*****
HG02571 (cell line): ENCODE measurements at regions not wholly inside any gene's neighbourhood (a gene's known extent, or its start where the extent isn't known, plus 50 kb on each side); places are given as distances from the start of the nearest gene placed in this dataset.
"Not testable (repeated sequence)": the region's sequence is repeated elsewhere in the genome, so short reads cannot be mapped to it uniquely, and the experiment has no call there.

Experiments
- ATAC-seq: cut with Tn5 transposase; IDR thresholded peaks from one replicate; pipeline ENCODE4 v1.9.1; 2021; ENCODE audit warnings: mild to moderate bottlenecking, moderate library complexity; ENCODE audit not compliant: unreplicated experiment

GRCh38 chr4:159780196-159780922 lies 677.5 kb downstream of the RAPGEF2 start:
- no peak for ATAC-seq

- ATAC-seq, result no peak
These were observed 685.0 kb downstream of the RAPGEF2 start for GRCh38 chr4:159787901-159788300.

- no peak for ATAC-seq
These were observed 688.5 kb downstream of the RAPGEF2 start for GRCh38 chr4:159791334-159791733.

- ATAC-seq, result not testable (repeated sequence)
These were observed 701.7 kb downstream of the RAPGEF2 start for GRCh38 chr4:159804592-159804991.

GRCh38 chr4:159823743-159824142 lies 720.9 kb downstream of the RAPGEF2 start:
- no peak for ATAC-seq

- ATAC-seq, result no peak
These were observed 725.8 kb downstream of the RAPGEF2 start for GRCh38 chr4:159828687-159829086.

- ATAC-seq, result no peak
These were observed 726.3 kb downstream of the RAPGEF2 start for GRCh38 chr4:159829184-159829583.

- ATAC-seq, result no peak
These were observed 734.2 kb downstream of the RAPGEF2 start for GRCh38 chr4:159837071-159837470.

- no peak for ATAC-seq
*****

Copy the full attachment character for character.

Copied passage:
HG02571 (cell line): ENCODE measurements at regions not wholly inside any gene's neighbourhood (a gene's known extent, or its start where the extent isn't known, plus 50 kb on each side); places are given as distances from the start of the nearest gene placed in this dataset.
"Not testable (repeated sequence)": the region's sequence is repeated elsewhere in the genome, so short reads cannot be mapped to it uniquely, and the experiment has no call there.

Experiments
- ATAC-seq: cut with Tn5 transposase; IDR thresholded peaks from one replicate; pipeline ENCODE4 v1.9.1; 2021; ENCODE audit warnings: mild to moderate bottlenecking, moderate library complexity; ENCODE audit not compliant: unreplicated experiment

GRCh38 chr4:159780196-159780922 lies 677.5 kb downstream of the RAPGEF2 start:
- no peak for ATAC-seq

- ATAC-seq, result no peak
These were observed 685.0 kb downstream of the RAPGEF2 start for GRCh38 chr4:159787901-159788300.

- no peak for ATAC-seq
These were observed 688.5 kb downstream of the RAPGEF2 start for GRCh38 chr4:159791334-159791733.

- ATAC-seq, result not testable (repeated sequence)
These were observed 701.7 kb downstream of the RAPGEF2 start for GRCh38 chr4:159804592-159804991.

GRCh38 chr4:159823743-159824142 lies 720.9 kb downstream of the RAPGEF2 start:
- no peak for ATAC-seq

- ATAC-seq, result no peak
These were observed 725.8 kb downstream of the RAPGEF2 start for GRCh38 chr4:159828687-159829086.

- ATAC-seq, result no peak
These were observed 726.3 kb downstream of the RAPGEF2 start for GRCh38 chr4:159829184-159829583.

- ATAC-seq, result no peak
These were observed 734.2 kb downstream of the RAPGEF2 start for GRCh38 chr4:159837071-159837470.

- no peak for ATAC-seq